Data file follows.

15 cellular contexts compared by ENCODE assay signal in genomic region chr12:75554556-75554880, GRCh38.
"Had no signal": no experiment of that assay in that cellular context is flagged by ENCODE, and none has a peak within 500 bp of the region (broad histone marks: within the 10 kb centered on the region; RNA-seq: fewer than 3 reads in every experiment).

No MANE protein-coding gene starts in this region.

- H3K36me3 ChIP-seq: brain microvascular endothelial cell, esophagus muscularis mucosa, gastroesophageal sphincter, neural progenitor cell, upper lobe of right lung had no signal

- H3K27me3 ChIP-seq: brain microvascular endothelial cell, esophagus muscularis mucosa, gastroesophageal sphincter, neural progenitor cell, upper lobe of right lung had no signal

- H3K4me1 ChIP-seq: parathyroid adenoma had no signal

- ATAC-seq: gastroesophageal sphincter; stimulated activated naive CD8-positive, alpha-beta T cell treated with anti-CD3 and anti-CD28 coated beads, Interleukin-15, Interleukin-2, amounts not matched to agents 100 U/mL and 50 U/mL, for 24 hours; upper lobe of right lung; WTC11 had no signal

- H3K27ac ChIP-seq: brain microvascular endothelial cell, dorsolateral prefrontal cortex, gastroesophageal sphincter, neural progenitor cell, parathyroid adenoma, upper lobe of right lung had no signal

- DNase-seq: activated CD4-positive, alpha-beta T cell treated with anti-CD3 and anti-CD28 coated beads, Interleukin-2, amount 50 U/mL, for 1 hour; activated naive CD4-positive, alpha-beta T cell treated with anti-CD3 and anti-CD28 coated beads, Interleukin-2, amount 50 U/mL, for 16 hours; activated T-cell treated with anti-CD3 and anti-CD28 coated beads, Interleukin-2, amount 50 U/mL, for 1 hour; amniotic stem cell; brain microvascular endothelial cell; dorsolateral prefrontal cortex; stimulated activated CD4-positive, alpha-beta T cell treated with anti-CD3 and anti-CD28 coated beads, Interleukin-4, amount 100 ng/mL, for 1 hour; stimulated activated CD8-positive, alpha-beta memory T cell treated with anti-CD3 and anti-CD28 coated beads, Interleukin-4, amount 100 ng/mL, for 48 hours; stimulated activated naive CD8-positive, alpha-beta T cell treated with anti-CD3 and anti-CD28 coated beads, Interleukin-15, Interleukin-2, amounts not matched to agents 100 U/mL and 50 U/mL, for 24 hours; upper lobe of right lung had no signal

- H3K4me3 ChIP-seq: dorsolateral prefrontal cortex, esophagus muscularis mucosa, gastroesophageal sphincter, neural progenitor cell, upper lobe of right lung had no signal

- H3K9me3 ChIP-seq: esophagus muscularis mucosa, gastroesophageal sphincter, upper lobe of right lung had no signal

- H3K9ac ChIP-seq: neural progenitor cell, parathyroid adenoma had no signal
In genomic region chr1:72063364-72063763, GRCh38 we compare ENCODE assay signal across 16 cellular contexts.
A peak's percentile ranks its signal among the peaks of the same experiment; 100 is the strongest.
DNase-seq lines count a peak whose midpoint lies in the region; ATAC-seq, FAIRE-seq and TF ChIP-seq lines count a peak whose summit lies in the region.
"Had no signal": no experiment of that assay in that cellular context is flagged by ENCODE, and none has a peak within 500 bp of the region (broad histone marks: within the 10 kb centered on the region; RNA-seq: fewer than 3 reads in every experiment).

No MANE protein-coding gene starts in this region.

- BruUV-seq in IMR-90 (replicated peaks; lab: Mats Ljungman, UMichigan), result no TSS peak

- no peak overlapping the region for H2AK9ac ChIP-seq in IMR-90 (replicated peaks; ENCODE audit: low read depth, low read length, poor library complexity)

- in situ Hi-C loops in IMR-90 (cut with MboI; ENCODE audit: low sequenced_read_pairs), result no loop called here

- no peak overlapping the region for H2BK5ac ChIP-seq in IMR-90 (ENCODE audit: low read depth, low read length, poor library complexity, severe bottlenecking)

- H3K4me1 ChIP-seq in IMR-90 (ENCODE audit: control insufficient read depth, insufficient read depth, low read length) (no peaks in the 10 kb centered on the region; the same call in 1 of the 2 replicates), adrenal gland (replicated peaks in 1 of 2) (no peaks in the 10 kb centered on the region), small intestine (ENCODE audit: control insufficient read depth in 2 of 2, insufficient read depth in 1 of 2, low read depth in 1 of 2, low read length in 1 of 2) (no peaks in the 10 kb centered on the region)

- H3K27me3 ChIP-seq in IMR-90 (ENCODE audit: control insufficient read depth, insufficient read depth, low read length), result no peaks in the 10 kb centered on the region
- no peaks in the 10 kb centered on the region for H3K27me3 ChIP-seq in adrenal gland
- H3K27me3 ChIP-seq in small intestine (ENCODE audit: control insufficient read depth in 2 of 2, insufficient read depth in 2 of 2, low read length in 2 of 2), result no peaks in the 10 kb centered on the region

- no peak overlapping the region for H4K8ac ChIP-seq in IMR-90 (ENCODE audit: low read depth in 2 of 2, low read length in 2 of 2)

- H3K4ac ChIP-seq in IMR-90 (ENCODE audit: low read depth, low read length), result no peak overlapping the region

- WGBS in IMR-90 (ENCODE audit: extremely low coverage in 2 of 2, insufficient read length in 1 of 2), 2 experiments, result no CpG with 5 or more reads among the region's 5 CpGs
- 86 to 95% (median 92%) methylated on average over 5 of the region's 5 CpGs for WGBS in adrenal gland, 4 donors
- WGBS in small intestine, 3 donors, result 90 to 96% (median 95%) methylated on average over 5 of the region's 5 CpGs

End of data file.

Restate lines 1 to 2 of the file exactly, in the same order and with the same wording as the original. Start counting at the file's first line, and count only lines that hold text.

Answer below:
15 cellular contexts compared by ENCODE assay signal in genomic region chr12:75554556-75554880, GRCh38.
"Had no signal": no experiment of that assay in that cellular context is flagged by ENCODE, and none has a peak within 500 bp of the region (broad histone marks: within the 10 kb centered on the region; RNA-seq: fewer than 3 reads in every experiment).